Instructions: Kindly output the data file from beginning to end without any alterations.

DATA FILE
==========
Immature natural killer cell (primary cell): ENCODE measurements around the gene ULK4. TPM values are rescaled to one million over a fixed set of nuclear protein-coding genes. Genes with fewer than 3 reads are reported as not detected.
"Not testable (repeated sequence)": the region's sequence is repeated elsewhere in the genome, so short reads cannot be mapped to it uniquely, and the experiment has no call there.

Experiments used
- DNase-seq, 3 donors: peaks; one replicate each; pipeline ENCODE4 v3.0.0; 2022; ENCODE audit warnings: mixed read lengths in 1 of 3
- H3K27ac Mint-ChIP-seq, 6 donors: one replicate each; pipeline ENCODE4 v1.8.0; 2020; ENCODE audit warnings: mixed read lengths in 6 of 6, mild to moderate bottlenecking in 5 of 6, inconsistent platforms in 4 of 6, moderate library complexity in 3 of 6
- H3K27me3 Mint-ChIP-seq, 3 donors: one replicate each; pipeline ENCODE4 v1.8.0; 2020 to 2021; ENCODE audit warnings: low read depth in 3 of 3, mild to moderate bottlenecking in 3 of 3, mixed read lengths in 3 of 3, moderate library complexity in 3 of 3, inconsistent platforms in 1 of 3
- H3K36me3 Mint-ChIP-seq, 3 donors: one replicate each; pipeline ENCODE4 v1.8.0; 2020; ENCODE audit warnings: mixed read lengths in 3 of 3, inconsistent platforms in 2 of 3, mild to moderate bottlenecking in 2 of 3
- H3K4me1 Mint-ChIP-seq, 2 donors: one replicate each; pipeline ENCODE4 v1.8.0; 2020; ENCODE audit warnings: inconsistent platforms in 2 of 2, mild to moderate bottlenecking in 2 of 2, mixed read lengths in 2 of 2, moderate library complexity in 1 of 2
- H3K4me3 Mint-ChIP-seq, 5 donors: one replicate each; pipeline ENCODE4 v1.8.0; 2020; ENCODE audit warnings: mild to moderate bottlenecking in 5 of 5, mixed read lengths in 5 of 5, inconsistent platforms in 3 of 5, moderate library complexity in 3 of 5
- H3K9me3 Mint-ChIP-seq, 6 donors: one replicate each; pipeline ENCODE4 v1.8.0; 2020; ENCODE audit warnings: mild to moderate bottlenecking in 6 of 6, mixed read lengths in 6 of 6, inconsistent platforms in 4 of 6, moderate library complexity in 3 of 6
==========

Immature natural killer cell (primary cell): ENCODE measurements around the gene ULK4. TPM values are rescaled to one million over a fixed set of nuclear protein-coding genes. Genes with fewer than 3 reads are reported as not detected.
"Not testable (repeated sequence)": the region's sequence is repeated elsewhere in the genome, so short reads cannot be mapped to it uniquely, and the experiment has no call there.

Experiments used
- DNase-seq, 3 donors: peaks; one replicate each; pipeline ENCODE4 v3.0.0; 2022; ENCODE audit warnings: mixed read lengths in 1 of 3
- H3K27ac Mint-ChIP-seq, 6 donors: one replicate each; pipeline ENCODE4 v1.8.0; 2020; ENCODE audit warnings: mixed read lengths in 6 of 6, mild to moderate bottlenecking in 5 of 6, inconsistent platforms in 4 of 6, moderate library complexity in 3 of 6
- H3K27me3 Mint-ChIP-seq, 3 donors: one replicate each; pipeline ENCODE4 v1.8.0; 2020 to 2021; ENCODE audit warnings: low read depth in 3 of 3, mild to moderate bottlenecking in 3 of 3, mixed read lengths in 3 of 3, moderate library complexity in 3 of 3, inconsistent platforms in 1 of 3
- H3K36me3 Mint-ChIP-seq, 3 donors: one replicate each; pipeline ENCODE4 v1.8.0; 2020; ENCODE audit warnings: mixed read lengths in 3 of 3, inconsistent platforms in 2 of 3, mild to moderate bottlenecking in 2 of 3
- H3K4me1 Mint-ChIP-seq, 2 donors: one replicate each; pipeline ENCODE4 v1.8.0; 2020; ENCODE audit warnings: inconsistent platforms in 2 of 2, mild to moderate bottlenecking in 2 of 2, mixed read lengths in 2 of 2, moderate library complexity in 1 of 2
- H3K4me3 Mint-ChIP-seq, 5 donors: one replicate each; pipeline ENCODE4 v1.8.0; 2020; ENCODE audit warnings: mild to moderate bottlenecking in 5 of 5, mixed read lengths in 5 of 5, inconsistent platforms in 3 of 5, moderate library complexity in 3 of 5
- H3K9me3 Mint-ChIP-seq, 6 donors: one replicate each; pipeline ENCODE4 v1.8.0; 2020; ENCODE audit warnings: mild to moderate bottlenecking in 6 of 6, mixed read lengths in 6 of 6, inconsistent platforms in 4 of 6, moderate library complexity in 3 of 6